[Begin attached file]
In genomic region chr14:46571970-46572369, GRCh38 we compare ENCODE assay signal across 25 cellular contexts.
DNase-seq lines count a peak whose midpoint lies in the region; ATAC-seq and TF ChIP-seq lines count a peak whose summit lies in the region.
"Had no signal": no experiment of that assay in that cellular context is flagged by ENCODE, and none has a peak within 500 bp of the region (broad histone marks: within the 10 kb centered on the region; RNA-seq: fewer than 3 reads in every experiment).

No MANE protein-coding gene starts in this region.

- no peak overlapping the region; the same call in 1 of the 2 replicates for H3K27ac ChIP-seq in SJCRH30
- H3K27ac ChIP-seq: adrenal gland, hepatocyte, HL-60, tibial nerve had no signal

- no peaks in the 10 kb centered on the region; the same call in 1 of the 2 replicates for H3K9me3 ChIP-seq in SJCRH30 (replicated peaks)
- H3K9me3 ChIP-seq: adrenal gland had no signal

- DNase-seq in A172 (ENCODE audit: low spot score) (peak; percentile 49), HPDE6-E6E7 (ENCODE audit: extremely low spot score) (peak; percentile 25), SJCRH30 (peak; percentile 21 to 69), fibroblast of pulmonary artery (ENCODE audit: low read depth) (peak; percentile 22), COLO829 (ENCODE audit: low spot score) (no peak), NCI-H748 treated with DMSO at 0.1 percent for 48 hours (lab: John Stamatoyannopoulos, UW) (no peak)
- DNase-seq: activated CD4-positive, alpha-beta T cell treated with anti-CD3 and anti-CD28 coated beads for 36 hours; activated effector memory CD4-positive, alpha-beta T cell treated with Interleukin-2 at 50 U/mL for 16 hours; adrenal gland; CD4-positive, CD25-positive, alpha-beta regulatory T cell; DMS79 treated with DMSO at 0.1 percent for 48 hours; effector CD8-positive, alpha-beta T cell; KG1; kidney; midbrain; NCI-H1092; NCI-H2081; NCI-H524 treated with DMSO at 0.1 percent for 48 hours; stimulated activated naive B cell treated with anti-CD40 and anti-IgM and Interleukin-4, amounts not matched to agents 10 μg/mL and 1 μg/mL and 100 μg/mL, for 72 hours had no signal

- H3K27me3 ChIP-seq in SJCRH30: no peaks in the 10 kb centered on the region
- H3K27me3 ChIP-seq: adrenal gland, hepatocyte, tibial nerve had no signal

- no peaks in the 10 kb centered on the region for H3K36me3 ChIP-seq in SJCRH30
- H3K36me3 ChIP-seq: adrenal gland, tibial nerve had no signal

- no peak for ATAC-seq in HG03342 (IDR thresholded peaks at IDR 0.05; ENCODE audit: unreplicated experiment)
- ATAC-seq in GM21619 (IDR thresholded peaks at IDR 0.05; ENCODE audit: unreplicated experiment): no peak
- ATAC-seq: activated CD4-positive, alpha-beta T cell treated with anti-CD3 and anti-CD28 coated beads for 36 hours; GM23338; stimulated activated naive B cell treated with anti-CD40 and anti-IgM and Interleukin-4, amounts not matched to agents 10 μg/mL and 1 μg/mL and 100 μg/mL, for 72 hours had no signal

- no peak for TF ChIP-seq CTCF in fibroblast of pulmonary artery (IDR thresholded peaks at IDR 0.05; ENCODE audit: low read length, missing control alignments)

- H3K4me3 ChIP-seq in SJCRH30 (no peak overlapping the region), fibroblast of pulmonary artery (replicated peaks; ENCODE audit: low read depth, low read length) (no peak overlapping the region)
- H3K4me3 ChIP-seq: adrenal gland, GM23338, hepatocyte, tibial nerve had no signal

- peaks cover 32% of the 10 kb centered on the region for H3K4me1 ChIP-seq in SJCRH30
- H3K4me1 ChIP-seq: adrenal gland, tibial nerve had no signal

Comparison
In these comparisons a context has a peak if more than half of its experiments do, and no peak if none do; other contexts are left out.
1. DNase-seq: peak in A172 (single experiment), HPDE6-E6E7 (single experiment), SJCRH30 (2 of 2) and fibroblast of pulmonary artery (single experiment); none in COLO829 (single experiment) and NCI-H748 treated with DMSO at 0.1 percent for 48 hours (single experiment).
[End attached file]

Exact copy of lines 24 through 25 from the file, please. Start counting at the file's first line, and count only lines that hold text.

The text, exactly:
In these comparisons a context has a peak if more than half of its experiments do, and no peak if none do; other contexts are left out.
1. DNase-seq: peak in A172 (single experiment), HPDE6-E6E7 (single experiment), SJCRH30 (2 of 2) and fibroblast of pulmonary artery (single experiment); none in COLO829 (single experiment) and NCI-H748 treated with DMSO at 0.1 percent for 48 hours (single experiment).